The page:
Complications recorded were: hemorrhage (continuous or intermittent bleeding from the socket immediately after extraction or later); infection (purulent discharge, a collection of pus or cellulitis); dry alveolitis (empty socket with a whitish, atonal bone giving off a foul odor and very sensitive); and suppurative alveolitis (presence of granulomatous tissue, bleeding and pus in the socket, accompanied by pain, trismus, low-grade fever, and regional lymphadenopathy). Quality of life was assessed by the 12-item GOHAI, assessing the frequency of problems in daily living due to dental situation with a final score ranging from 12 to 60 .
Blinding was not possible, however patients were not informed of their group and would have had difficulty inspecting their wounds in the short-term, thus patient blinding was considered likely for the first 3 days.
Sample size calculation
Previous studies using similar techniques have shown a difference in pain on Day 2 of 0.7 ± 0.5 (size effect = 1.4)3, of 0.27 ± 0.715 on Day 7 (size effect = 0.38)7, and of 1 ± 1.07 (effect size = 0.93) on Day 38. Anticipating a 10% loss to follow-up, a sample size of 100 patients was thus fixed to obtain 90 evaluable patients in order to highlight a size effect of at least 0.7 with a power of 90% and a 5% alpha risk.
Data collection and analysis
A randomization list was created by the methodologist using SAS software (Cary, NC, USA) for each center using blocks of random size. Quantitative data were expressed as means and standard deviations or medians and interquartile ranges, according to their distribution. Qualitative data were expressed as absolute number and frequency (%). Comparison between groups used the Student T-test, Wilcoxon, chi-squared, or Fisher’s Exact tests as appropriate.
On Day 3, pain measured on the VAS was compared between the two groups via a generalized linear model to adjust the comparison on center, age and smoking. The analyses of secondary outcomes were adjusted on the center. Quantitative variables were analyzed in the same way as the primary outcome. Secondary outcomes, measured at several time points were compared between the two groups using mixed models with patient as random effect. The complication rate was compared between the two groups by a logistics regression model with adjustment on smoking and center. Patients deviating from the protocol were not replaced, as the study was conducted on an intention-to-treat basis. A p-value < 0.05 was considered as statistically significant. Statistical analysis was performed with R 3.5.1 software (R Development Core Team, (2018). R Foundation for Statistical Computing, Vienna, Austria).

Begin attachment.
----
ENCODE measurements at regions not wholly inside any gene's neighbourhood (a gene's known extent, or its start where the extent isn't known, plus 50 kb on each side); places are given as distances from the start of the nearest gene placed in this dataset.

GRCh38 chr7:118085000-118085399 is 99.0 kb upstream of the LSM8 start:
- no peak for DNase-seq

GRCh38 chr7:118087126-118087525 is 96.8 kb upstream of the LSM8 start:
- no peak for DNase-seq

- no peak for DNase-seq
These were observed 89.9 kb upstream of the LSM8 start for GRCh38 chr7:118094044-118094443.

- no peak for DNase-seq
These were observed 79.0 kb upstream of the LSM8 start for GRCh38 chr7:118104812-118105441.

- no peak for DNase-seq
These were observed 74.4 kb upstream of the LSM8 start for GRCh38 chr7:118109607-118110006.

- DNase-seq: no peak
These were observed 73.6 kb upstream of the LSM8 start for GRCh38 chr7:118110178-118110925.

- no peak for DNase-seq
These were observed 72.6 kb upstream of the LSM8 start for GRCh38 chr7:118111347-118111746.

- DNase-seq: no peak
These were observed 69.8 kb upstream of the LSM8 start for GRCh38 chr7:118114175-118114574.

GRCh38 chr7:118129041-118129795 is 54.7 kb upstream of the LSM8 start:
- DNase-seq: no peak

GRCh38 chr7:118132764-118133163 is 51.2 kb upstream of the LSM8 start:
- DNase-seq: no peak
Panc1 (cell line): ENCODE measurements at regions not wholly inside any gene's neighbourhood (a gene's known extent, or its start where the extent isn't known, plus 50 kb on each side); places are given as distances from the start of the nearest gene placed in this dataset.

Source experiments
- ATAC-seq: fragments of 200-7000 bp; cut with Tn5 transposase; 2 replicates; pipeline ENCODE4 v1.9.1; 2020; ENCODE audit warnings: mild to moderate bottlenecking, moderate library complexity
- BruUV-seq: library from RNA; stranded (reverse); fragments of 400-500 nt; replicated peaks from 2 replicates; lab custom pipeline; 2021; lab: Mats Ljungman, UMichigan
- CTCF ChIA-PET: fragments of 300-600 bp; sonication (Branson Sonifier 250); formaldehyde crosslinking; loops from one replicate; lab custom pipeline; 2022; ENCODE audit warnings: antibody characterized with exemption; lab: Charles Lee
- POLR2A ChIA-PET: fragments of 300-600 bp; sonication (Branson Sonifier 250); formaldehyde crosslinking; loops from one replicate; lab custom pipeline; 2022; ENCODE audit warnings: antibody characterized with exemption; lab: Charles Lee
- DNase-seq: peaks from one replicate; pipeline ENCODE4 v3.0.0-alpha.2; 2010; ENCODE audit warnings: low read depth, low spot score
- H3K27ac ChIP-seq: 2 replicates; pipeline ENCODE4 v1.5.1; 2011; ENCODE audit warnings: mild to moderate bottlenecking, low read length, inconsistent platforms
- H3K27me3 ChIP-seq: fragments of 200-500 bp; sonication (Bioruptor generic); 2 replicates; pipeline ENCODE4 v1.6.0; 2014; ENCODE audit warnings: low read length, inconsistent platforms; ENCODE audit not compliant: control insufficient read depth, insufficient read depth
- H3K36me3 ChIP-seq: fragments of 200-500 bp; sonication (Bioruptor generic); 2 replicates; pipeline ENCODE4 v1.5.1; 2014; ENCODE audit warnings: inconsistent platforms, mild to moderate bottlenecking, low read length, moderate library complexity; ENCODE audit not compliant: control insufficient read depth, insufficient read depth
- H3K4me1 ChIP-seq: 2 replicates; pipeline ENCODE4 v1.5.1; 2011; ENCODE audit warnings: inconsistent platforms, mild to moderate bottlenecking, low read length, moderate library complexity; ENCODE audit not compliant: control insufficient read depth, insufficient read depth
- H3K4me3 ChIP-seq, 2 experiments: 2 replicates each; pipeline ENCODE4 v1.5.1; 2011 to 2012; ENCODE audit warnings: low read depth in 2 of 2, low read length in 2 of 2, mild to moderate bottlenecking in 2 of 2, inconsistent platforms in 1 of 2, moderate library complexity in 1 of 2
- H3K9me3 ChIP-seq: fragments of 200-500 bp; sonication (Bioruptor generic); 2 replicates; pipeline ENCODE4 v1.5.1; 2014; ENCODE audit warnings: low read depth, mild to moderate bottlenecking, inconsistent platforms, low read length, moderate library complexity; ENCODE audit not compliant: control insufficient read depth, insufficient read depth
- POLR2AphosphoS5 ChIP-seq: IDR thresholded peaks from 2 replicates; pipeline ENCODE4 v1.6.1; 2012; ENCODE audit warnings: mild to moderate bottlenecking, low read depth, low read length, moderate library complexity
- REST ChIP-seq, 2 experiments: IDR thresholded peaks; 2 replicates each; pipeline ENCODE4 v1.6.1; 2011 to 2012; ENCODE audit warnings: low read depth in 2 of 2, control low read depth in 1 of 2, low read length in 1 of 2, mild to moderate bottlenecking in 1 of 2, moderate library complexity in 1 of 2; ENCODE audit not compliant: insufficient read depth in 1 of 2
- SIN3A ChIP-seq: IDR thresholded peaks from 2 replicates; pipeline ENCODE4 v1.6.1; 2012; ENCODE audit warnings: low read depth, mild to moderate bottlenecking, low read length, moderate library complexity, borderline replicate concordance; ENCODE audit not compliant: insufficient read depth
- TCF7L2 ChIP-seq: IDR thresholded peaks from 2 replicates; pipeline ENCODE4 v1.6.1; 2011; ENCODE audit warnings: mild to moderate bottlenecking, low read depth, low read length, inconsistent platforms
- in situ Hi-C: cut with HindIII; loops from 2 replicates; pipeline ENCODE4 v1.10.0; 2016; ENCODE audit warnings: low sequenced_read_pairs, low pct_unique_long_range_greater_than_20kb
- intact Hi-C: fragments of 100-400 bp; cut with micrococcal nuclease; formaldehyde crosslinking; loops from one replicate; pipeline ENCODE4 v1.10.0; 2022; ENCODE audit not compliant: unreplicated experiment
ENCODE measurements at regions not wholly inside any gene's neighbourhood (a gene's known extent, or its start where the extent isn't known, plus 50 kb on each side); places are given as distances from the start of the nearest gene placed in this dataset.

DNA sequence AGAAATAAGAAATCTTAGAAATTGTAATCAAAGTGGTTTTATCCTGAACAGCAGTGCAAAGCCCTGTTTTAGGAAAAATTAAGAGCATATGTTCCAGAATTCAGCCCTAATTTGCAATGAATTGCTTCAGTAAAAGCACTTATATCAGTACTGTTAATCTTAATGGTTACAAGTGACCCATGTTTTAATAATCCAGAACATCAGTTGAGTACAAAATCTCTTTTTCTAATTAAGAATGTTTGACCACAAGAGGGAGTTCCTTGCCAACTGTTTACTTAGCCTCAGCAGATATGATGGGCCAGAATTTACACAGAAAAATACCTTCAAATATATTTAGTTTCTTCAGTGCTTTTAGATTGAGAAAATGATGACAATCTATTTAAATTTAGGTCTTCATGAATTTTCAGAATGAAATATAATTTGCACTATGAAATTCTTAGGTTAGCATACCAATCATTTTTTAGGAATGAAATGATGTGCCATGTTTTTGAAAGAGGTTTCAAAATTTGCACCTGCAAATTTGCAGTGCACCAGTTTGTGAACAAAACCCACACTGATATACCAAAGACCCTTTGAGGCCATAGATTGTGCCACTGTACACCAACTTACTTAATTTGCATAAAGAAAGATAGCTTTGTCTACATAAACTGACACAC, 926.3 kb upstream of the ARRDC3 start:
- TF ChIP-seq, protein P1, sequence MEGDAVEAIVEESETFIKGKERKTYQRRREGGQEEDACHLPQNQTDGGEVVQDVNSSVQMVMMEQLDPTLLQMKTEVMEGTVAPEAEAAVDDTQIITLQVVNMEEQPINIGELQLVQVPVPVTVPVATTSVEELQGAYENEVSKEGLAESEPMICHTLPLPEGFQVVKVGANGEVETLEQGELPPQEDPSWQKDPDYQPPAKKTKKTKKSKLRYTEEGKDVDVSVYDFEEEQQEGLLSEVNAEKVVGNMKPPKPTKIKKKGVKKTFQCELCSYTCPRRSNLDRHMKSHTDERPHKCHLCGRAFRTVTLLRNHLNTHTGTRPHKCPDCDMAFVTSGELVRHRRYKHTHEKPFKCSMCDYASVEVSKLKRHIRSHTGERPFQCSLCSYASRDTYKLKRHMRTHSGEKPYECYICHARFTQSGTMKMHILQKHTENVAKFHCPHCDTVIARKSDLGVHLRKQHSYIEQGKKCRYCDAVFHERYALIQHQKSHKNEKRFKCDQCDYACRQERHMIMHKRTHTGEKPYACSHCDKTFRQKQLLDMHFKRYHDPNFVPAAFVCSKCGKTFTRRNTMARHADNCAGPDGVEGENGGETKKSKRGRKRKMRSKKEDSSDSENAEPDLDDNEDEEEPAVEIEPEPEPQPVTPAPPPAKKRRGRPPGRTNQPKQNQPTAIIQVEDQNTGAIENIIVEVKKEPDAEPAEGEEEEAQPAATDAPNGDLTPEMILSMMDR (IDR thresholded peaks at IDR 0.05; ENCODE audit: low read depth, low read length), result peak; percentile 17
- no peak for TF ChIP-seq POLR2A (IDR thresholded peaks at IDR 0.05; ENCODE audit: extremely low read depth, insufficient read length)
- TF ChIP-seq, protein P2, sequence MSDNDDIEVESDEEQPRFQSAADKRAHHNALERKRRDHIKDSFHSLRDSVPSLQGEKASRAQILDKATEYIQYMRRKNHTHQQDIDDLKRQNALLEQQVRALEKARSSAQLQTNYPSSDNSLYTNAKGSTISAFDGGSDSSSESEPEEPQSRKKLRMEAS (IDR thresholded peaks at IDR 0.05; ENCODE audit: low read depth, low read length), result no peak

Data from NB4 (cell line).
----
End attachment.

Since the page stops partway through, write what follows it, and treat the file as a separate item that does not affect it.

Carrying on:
Between 02/06/2016 and 19/11/2018, 102 patients were recruited, with two excluded prior to randomization for non-signed consent forms, thus 48 patients were randomized to the Suture group and 52 to the Without Suture group. One patient in the Suture group did not sign the consent form, leaving 47 patients in this arm. Three patients in the With Suture group and two in the Without Suture groups were lost to follow-up (Fig. 1). Three patients were included despite not respecting the inclusion criteria: two with wisdom teeth in normal position in the Suture group, and one undergoing other orofacial surgical procedures in the Without Suture group. Four patients in the Without Suture group received sutures due to complications (intraoperative bleeding/hemorrhage (n = 2), mandible tooth bleeding 6 h postoperatively (n = 1) and mucosal spot at site 38–48 (n = 1)), although these patients were retained in the original group based on the intention-to-treat analysis. Only the affected tooth complication was sutured in these cases.
Patient characteristics are summarized in Table 1. Females were overrepresented in both groups: 59.6% patients in the Suture group and 73.1% in the Without Suture group. Smoking prevalence appeared to differ between groups, with 23.4% smokers in the Suture group versus 13.5% in the Without Suture group. The most common reason for the surgery was orthodontic, and the teeth were mainly mesial towards the front or vertical for both groups. For over 70% of cases, there was no superposition of the lower alveolar nerve with the dental roots. Most cases were not considered difficult, and these cases were equally split between groups.
Outcomes and estimation